My ever-vigilant neighbor caught the official end to my Phase 1 test period on "Loki," the little jet, this morning as I made a pass to "check altimeter calibration" (that's my story, and I'm sticking to it...) and then pulled up for the landing pattern. With that pass, I finished the prescribed 40 hour test period, but had actually completed the test program about ten hours before - yet these are still experimental aircraft and there are things I'll be looking in to, and will be collecting data for some time to come. Officially however, the airplane is now free to roam outside of the original test area (which was admittedly pretty large) and can be taken anywhere... like Southern California, or even Wisconsin! Continue reading "Loki the SubSonex Jet is a Free Bird!"
Always on the prowl for exceptionally cool stuff at airshows, with cameras rolling KitPlanes Magazine Editor Paul Dye and Larry Anglisano set out to find three cool things on display at Sun 'n Fun 2019 in Lakeland, Florida, and prepared this video report.
It's finished! Well, mostly finished... as finished as an airplane, or a paint job, can ever be. Painter John Stahr put the final touches on a number of small details, and fixed a few more spots where paint had sneaked through masking around rivet heads, all in preparation for the final clear coat on the fuselage and tail sections. Continue reading "And Just Like That... It's Done"
John Stahr announced first thing in the morning that Friday would be "a day of fussy fuss." It was time to address all those little nits bound to come up in the original work. As Paul Dye is always telling me, "It isn't how perfect you do the job initially, it's about how well you can correct the little errors." So, it was a tedious and some times a bit frustrating day of inspecting for issues and addressing them. Continue reading "A Day of Fussy Fuss"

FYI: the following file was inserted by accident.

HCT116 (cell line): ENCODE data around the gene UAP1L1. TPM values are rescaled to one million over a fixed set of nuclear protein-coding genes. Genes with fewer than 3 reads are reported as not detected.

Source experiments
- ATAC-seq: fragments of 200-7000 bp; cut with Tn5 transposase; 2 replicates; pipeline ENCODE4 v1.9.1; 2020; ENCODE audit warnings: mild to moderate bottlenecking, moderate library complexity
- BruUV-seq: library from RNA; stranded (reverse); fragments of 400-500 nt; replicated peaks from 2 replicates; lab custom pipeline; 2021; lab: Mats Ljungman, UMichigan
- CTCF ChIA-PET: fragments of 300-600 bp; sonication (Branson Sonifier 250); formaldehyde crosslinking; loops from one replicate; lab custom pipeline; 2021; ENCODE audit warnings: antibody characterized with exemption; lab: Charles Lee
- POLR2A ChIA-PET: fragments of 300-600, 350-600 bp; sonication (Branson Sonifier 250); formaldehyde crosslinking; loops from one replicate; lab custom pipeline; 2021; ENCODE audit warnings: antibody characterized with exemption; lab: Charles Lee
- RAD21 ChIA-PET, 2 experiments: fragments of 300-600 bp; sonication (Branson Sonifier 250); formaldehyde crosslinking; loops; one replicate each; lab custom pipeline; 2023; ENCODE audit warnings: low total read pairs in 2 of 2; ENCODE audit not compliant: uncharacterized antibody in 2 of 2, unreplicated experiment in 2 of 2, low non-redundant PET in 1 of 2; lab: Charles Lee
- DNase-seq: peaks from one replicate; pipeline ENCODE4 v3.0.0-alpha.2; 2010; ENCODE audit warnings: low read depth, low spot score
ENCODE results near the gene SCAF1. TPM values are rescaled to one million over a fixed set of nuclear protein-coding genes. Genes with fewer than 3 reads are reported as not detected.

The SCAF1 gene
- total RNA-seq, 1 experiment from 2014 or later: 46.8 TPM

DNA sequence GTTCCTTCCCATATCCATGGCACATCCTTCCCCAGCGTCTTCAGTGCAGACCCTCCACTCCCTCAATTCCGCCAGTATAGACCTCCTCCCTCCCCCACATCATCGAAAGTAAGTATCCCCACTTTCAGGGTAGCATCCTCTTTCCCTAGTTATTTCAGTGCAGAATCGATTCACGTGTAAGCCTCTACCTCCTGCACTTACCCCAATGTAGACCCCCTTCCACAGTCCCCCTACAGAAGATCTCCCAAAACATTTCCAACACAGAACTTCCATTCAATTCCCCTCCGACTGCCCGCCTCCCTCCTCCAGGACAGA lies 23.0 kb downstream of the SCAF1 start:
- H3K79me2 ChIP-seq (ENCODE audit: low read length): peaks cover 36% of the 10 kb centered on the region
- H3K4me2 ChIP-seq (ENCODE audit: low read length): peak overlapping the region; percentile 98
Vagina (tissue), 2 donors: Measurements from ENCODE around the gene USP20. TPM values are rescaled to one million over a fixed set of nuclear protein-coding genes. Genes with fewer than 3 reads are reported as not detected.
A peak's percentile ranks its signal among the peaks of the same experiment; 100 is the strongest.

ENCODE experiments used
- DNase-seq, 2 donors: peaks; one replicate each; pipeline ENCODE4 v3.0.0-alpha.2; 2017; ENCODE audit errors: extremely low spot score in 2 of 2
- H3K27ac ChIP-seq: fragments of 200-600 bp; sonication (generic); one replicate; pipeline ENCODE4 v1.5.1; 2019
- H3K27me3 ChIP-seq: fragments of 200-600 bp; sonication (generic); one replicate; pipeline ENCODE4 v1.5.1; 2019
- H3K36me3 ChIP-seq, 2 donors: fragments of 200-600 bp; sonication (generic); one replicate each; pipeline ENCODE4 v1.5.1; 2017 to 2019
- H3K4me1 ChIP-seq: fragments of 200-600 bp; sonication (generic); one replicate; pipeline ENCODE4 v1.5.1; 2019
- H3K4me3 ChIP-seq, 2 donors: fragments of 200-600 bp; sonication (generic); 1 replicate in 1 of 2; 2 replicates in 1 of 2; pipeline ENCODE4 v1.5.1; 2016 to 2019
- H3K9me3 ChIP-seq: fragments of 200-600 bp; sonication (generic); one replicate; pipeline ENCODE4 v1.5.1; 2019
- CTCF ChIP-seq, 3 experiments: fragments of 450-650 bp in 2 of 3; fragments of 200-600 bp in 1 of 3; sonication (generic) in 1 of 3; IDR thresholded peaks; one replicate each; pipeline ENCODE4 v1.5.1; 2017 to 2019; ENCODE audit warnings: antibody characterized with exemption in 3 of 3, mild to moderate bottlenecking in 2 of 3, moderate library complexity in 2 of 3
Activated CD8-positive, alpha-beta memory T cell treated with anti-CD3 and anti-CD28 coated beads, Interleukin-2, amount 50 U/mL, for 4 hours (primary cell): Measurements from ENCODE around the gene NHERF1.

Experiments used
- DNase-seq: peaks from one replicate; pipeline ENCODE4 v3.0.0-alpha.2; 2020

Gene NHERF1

John Stahr continued working on N958PD, KITPLANES Editor-in-Chief Paul Dye's recently built SubSonex jet on Thursday. With the large area painting completed and detailed art work started, it was another day of mostly detail work... addressing minor flaws in the original spray painting and air brushing on more details. Some of the details were air brushed on while others were shot through stencils... both prepared and made on the spot. Continue reading "Light at the End of the Tunnel"
The fifth day started bright and early with the limbering up of the spray gun and the deployment of white - the final major color to go on the jet. John Stahr checked over the masking to make sure it was all correct before shooting three coats of the bright white that ironically will probably be listed as the major color of the airplane when filing a flight plan... "white/red/black". A short break followed to let the paint set up, then unmasking began - the jet revealed in all its basic glory. We say basic because when the masking was removed, the detailing began. Continue reading "Details, details, details..."